TLA Microsystems - Microcontroller crystal oscillators (TLA_TOP.GIF-23k)

Microcontroller crystal oscillators.

Using the internal oscillator module of a microcontroller with a quartz crystal is one of those subjects that seems to come under the "Black magic" label. It's not surprising with many contradicting papers on the subject, micro datasheets saying "see the crystal manufacturer", crystal documentation saying "as per micro datasheet" and magazine articles devoting 95% to how the manufacturer makes the part.

The following paragraphs just touch on each of the most commonly asked questions. Something with more depth will follow but in the meantime, any comments or questions are welcome.

Serial or Parallel resonance.

When a crystal is described as being a particular frequency series or parallel resonant, it is analogous to any other part being specified at a temperature of 20 or 25 degrees. The part is the same but the frequency has been determined under those defined parameters. At series resonance, the crystal appears as a series resonant RLC circuit with 0 phase shift, so to use it in an oscillator you need to provide the 360 degree phase shift needed. At parallel resonance, the crystal is predominantly inductive and with the external capacitors, provides 180 degrees of phase shift at the specified frequency. The other 180 degrees is provided by the inverting amplifier provided in the micro. The difference in frequency between series resonance and parallel resonance is about 0.05%.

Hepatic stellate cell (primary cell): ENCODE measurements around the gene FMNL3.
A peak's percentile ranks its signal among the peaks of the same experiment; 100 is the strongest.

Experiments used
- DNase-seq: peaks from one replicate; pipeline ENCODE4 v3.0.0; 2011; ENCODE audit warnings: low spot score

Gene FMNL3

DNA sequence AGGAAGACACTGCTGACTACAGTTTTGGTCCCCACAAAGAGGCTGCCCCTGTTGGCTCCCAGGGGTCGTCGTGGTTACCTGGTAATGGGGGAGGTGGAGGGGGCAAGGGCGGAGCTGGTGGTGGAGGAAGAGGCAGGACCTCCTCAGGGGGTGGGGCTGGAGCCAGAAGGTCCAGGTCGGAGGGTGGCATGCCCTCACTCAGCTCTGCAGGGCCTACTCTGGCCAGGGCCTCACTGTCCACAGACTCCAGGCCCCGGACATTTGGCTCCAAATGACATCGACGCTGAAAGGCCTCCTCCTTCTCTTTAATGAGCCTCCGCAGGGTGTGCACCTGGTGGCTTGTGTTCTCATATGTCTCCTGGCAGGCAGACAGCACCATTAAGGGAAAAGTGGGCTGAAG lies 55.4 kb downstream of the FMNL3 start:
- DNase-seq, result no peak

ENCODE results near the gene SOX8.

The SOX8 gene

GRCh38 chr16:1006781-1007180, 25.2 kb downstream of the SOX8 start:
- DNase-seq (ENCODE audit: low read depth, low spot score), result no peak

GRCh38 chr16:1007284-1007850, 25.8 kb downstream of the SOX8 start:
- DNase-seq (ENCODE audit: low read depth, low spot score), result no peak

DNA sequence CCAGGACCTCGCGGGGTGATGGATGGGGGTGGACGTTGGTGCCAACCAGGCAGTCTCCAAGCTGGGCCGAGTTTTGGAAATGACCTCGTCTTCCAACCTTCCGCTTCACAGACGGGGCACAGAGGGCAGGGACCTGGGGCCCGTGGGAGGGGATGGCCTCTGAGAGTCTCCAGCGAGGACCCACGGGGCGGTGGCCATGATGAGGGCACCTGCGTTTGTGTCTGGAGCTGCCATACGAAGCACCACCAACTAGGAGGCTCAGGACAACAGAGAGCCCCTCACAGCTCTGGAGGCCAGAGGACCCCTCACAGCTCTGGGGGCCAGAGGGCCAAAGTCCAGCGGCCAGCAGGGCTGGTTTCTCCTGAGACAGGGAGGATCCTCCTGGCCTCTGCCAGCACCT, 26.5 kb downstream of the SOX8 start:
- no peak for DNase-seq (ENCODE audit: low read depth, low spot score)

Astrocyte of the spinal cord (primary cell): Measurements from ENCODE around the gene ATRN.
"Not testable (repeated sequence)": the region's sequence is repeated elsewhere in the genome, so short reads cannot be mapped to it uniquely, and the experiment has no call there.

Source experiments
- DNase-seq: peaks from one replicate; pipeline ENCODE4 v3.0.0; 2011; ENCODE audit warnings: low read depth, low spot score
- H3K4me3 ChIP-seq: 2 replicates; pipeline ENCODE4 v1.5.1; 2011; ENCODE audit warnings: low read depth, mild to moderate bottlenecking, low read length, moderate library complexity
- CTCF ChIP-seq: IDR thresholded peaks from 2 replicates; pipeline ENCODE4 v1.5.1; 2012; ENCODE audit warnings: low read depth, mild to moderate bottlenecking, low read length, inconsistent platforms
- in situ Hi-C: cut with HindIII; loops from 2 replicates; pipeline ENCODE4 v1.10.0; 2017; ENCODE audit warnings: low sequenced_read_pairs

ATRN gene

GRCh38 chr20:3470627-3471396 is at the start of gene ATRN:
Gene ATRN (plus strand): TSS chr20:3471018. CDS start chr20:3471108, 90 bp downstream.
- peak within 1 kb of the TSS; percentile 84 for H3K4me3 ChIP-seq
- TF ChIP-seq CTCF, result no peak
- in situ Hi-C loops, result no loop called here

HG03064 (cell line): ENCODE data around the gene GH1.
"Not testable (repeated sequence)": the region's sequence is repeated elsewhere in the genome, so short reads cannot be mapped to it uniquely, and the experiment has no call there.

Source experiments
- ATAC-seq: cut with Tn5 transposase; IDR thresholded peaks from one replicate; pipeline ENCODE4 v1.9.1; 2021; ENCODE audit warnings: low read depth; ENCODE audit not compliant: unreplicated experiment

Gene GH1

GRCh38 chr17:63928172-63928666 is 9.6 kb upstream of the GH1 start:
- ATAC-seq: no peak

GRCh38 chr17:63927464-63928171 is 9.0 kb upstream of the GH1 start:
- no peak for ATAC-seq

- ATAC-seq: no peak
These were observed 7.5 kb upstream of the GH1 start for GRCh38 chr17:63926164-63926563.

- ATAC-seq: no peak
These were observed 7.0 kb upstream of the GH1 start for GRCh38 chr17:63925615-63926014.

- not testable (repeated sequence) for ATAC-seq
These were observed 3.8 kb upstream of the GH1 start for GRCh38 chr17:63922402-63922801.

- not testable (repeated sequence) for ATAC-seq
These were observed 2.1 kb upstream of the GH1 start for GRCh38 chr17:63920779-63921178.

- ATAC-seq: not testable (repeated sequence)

Load capacitance.

Once again, the crystal has been measured under the stated conditions. In this case, the load capacitance and it is only relevant at parallel resonance. If you use a different load capacitance, the crystal is in a different situation from that stated on the can and will behave differently. This may be a small shift in the frequency or may prevent the oscillator from starting, depending on how far away from the stated value you take it. Obviously, the crystal manufacturer will use/state the most appropriate value for the part so it makes sense to aim for that value in your application. The load capacitance is that seen by the crystal, looking out from its pins. In a typical micro oscillator circuit, that is the two capacitors on either side (seen as being in series by the crystal) in parallel with the capacitance of the micro, tracks, lead-frame, etc. A reasonable estimate for the parasitic capacitances is around 7-12pF.

So if we assume the two capacitors (C1 & C2) to be of equal value then